‘No beef’ between Premier League and EFL over Project Big Picture rejection, says Richard Masters
Premier League chief Richard Masters insists there is “no beef” between top-flight and EFL clubs in the fallout over Project Big Picture.
The proposals, developed by Liverpool and Manchester United, were endorsed by EFL chairman Rick Parry and promised a £250million coronavirus bailout for football league clubs, as well as a 25 per cent trickle down of future Premier League media revenues to the lower tiers.
However, the plans would also have concentrated voting power in the hands of the ‘Big Six’ – Arsenal, Chelsea, Liverpool, Man United, Man City and Tottenham – and were rejected by Premier League clubs after a league-wide meeting on Wednesday.
Premier League clubs will instead continue work on a “strategic plan” involving all 20 teams. They also agreed to offer an additional £50million in grants and loans to clubs in League One and Two on top of £27.2m already advanced in solidarity payments.
The Premier League’s offer will now be formally submitted to the EFL for approval, and while Masters said there was “frustration” that Parry had publicly endorsed the PBP plans, the relationship between the leagues would endure.
“Clearly there’s some frustration a proposal that hadn’t had any input from the Premier League, from our clubs, has been pushed so hard in public,” he said.
“But we don’t have a beef with the EFL, certainly not with its clubs. We want to have a good relationship with them. We’re their biggest partner.
“We have a historic relationship with them. So we want it to be constructive.”
Culture Secretary Oliver Dowden had earlier warned Parry not to be distracted by PBP, which he described as “this latest wheeze”, and urged the leagues to continue talks over an EFL rescue package. He also described it as ‘Project Power Grab’.
He has welcomed the Premier League’s offer to Leagues One and Two as “a good start”. The Premier League said discussions would continue over possible loans to clubs in the Championship.
Masters said the Premier League meeting on Wednesday had been “candid, constructive and positive” despite the involvement of two of the clubs in drawing up the PBP proposals.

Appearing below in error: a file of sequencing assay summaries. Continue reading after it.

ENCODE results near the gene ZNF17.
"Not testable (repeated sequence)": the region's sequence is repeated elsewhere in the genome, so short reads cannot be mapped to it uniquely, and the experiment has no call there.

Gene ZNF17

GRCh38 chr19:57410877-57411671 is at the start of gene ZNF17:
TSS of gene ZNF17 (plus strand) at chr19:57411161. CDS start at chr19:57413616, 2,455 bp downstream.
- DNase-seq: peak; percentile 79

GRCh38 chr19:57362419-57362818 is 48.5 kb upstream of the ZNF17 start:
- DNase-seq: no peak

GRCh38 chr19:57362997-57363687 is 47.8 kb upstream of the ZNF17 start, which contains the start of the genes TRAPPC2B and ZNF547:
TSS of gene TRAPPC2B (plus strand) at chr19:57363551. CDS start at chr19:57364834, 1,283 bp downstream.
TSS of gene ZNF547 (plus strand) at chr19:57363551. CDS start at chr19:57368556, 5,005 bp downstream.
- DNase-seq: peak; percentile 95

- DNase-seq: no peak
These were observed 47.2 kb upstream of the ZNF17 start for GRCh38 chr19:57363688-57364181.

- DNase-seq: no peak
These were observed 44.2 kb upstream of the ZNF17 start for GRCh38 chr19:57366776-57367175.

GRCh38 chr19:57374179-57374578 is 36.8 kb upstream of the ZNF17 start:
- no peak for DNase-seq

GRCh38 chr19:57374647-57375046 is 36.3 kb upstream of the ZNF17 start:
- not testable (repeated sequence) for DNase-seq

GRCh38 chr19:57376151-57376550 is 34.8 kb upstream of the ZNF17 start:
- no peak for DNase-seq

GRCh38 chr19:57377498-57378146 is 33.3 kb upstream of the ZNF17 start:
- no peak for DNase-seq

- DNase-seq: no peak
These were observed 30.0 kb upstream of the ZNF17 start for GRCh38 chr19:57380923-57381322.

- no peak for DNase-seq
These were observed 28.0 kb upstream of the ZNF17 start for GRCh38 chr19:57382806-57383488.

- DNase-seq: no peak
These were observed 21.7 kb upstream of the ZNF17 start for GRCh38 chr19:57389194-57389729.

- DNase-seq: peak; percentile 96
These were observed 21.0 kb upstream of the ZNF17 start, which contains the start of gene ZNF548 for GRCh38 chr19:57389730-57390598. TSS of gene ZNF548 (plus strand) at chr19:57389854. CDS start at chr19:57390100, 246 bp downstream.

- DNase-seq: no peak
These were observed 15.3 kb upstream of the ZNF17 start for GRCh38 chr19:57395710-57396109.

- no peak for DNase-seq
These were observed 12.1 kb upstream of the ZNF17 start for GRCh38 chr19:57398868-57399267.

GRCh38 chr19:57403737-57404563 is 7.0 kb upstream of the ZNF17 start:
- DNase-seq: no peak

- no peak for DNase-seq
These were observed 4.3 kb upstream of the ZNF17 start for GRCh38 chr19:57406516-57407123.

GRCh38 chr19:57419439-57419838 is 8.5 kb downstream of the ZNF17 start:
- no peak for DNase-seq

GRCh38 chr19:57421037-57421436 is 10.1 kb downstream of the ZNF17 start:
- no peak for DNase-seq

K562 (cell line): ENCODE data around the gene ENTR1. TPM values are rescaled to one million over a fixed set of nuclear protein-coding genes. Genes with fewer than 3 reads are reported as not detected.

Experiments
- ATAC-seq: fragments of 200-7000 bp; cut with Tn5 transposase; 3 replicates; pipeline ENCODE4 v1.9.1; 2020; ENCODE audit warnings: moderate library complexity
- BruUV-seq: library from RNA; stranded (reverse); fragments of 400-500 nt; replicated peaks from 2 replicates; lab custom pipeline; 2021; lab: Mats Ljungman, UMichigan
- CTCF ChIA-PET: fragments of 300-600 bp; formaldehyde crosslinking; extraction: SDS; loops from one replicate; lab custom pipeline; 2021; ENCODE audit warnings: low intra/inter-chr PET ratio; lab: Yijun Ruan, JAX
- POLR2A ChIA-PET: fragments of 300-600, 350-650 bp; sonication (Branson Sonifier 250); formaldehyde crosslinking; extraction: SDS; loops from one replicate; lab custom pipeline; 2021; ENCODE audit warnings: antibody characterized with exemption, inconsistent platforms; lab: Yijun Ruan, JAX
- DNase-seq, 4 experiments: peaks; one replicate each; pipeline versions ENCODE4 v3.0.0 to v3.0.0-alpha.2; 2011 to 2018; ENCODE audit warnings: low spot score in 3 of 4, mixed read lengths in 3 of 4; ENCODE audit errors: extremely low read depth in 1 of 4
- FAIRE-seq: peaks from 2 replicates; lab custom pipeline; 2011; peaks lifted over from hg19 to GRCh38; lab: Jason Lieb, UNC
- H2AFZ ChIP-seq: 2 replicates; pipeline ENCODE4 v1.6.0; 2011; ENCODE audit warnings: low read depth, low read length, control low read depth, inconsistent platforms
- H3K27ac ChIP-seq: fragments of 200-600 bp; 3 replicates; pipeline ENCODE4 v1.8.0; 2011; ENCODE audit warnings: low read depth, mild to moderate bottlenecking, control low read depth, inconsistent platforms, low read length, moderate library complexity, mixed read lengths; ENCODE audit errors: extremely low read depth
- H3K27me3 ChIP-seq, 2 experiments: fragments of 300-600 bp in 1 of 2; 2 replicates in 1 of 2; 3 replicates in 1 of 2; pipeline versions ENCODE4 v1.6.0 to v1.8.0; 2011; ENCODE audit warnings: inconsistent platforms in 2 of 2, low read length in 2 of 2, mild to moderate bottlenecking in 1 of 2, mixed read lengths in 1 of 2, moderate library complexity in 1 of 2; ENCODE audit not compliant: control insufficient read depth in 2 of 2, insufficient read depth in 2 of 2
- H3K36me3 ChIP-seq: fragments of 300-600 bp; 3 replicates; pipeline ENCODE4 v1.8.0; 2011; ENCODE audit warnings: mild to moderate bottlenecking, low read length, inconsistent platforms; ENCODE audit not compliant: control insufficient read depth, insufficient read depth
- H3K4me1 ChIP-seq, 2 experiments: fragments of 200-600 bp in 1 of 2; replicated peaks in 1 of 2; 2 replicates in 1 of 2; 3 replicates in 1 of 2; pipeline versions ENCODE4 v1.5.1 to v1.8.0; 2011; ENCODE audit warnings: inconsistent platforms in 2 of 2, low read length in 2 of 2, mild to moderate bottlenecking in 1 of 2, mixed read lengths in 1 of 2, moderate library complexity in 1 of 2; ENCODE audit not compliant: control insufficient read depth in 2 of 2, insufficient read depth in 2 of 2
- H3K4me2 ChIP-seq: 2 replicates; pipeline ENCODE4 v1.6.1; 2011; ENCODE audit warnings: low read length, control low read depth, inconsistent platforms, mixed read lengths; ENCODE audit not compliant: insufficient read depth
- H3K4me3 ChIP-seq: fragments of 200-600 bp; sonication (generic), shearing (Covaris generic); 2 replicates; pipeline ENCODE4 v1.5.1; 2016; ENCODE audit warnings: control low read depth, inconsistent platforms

“Whilst there has been a lot of things said and done, a lot of speculation over the last four days, I don’t think it’s irreparably damaged the Premier League. And I think that today’s meeting proved that,” Masters added.
FA chairman Greg Clarke said on Tuesday he had walked away from Big Picture discussions in the spring “when the principal aim of these discussions became the concentration of power and wealth in the hands of a few clubs with a breakaway league mooted as a threat”.
However, Masters said: “I don’t think anybody has been talking about breaking away.”
Asked if there were any elements of PBP that could be worked with, Masters said: “Well, I think there was an acknowledgement
in the room that English football’s model is a huge success, but that it hasn’t been reviewed or modernised for a long time.
“And so that perhaps there have been some systemic issues built up that need dealing with.
“And as I said, a lot of the things we’ve been talking about – league structure, calendar construction, governance, the financial regulation, broadcasting and commercial will all be part of our review process as well.”
Project Big Picture has, at least, provoked a much-needed conversation which the EFL hopes can be involved in going forward.
“As we have maintained across the past 72 hours, there is a significant issue facing the English footballing pyramid and therefore it is encouraging that there is an acknowledgment that a review of the current status quo is required, with a strategic plan to be developed to consider the future of the football,” said a statement.
“While by no means a finished product, Project Big Picture was developed to consider these same issues and address the challenges facing football from top to bottom.
“The EFL welcomes the opportunity to contribute to any wider debate with colleagues across the game as we seek to finally address impossible economic pressures and deliver on the objective of having a sustainable EFL in the long-term.”
Additional reporting by PA.